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October 18, 2010
By Alton K. Marsh
At least three groups of investors have indicated interest in Mooney, but not in its debt load. For that reason, Mooney Airplane Company has restructured itself, shedding debt in the process and changing its name to Mooney Aviation Company.
The former Mooney Airplane Company no longer exists. In a complicated legal maneuver, the company foreclosed on itself. It makes the company more attractive to new investors, but will leave some former investors behind in the process.
In the meantime, Mooney reports it is making new parts every day, and dealers have told the factory they are doing well, or as well as one does in a recession, with used aircraft sales.
To explain the maneuver Mooney has just completed, here is the legal phrasing from lawyers who guided the deal. “Mooney Airplane engaged in a friendly foreclosure as a result of its default under its indebtedness. As a result, substantially all of Mooney Airplane’s assets were surrendered to Mooney Aviation, which is owned by Mooney Airplane’s former senior secured creditors, in satisfaction of their claims. As a result of this restructuring, Mooney Aviation is not subject to Mooney Airplane’s indebtedness.”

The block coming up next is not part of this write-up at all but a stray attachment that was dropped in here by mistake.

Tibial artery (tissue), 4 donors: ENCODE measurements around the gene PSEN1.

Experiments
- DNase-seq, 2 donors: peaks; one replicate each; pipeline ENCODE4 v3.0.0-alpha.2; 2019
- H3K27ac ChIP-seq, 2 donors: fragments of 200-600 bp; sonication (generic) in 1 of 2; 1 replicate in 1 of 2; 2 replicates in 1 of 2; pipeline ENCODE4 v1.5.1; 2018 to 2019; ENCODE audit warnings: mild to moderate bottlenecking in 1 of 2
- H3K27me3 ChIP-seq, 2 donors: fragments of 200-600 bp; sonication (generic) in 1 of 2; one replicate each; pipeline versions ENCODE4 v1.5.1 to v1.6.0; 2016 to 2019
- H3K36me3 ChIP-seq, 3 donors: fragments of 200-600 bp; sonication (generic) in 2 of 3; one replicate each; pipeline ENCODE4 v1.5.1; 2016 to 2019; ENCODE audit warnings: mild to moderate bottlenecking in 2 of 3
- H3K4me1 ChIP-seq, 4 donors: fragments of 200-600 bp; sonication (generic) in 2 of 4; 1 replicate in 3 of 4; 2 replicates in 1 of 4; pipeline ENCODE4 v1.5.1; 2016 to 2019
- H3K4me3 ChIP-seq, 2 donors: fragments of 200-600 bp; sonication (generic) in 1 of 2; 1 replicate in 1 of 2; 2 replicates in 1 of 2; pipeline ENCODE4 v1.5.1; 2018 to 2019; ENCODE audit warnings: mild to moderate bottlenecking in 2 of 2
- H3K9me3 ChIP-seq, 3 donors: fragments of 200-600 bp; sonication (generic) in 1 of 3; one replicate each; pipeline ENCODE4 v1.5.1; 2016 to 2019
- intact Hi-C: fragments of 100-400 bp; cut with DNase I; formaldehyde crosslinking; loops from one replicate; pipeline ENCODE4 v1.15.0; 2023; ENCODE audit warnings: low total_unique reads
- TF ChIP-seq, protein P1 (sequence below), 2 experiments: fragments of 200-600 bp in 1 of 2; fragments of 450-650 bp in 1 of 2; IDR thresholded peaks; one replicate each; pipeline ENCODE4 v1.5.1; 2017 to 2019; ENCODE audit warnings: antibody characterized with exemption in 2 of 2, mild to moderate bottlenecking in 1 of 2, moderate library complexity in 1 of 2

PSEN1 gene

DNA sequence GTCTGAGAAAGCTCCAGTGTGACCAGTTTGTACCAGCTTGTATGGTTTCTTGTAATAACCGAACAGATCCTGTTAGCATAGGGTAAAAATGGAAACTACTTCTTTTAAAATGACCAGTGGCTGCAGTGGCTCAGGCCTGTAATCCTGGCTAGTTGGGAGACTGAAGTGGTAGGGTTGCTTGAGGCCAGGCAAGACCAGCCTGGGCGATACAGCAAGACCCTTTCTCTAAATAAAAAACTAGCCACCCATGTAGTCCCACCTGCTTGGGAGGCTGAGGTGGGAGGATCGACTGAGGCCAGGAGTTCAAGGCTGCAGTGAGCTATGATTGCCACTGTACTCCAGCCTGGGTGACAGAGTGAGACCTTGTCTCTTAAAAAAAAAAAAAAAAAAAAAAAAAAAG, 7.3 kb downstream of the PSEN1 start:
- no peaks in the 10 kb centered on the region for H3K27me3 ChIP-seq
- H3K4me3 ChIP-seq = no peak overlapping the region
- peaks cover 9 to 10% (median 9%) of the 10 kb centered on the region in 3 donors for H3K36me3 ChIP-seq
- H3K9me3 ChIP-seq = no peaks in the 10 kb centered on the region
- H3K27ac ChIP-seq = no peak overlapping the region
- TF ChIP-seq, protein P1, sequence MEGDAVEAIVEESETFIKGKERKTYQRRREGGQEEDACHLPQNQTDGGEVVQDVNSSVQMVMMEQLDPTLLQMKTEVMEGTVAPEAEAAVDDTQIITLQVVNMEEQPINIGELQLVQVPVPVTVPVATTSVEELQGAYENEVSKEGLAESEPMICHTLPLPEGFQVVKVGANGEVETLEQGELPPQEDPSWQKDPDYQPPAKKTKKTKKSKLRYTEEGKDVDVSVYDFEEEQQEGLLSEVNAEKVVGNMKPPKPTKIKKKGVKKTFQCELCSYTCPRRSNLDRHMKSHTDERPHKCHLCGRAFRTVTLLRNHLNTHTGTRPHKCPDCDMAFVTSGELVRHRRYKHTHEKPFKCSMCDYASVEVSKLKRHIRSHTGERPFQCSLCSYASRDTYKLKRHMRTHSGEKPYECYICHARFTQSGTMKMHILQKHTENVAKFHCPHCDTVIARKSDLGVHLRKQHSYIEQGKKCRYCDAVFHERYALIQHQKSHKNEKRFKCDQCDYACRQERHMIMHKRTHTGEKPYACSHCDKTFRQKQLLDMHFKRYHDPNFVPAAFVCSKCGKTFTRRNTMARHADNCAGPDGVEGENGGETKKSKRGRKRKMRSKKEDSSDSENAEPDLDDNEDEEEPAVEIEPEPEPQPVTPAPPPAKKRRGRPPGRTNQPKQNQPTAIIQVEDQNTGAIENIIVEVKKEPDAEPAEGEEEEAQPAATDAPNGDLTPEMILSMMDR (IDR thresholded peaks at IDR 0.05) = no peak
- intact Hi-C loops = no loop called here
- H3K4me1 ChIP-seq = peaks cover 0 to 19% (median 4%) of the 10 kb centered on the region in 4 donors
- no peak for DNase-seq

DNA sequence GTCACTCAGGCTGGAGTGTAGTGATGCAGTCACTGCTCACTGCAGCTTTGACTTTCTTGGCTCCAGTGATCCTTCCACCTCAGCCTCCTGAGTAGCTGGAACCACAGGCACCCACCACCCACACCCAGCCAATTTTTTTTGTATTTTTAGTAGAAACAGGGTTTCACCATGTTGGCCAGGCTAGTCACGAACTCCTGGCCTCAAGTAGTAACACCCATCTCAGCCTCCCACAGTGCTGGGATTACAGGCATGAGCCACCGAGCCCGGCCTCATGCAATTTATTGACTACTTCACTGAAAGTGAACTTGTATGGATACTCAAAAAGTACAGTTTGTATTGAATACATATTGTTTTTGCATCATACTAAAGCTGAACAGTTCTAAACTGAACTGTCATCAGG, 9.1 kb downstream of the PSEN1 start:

The company’s official statement reads as follows: “As Mooney positions itself for the future, the assets of Mooney Airplane Company, Inc. have been transferred to Mooney Aviation Company, Inc. Mooney Aviation Company wants to advise customers that it is currently providing service on all aircraft supported by Mooney Airplane Company, including technical support, service parts and the factory service center based in Kerrville, Texas.”
For pilots, the 60,000-plus-member Civil Air Patrol readily comes to mind when an aerial role in a rescue is launched.
AOPA is asking the FAA to withdraw a proposed airworthiness directive that could affect thousands of ECi cylinders.
AOPA VOICES STRONG SUPPORT FOR LEGISLATION REQUIRING FAA TO REVISE THIRD CLASS MEDICAL REQUIREMENTS
AOPA thanks our members for their continued support in protecting the freedom to fly.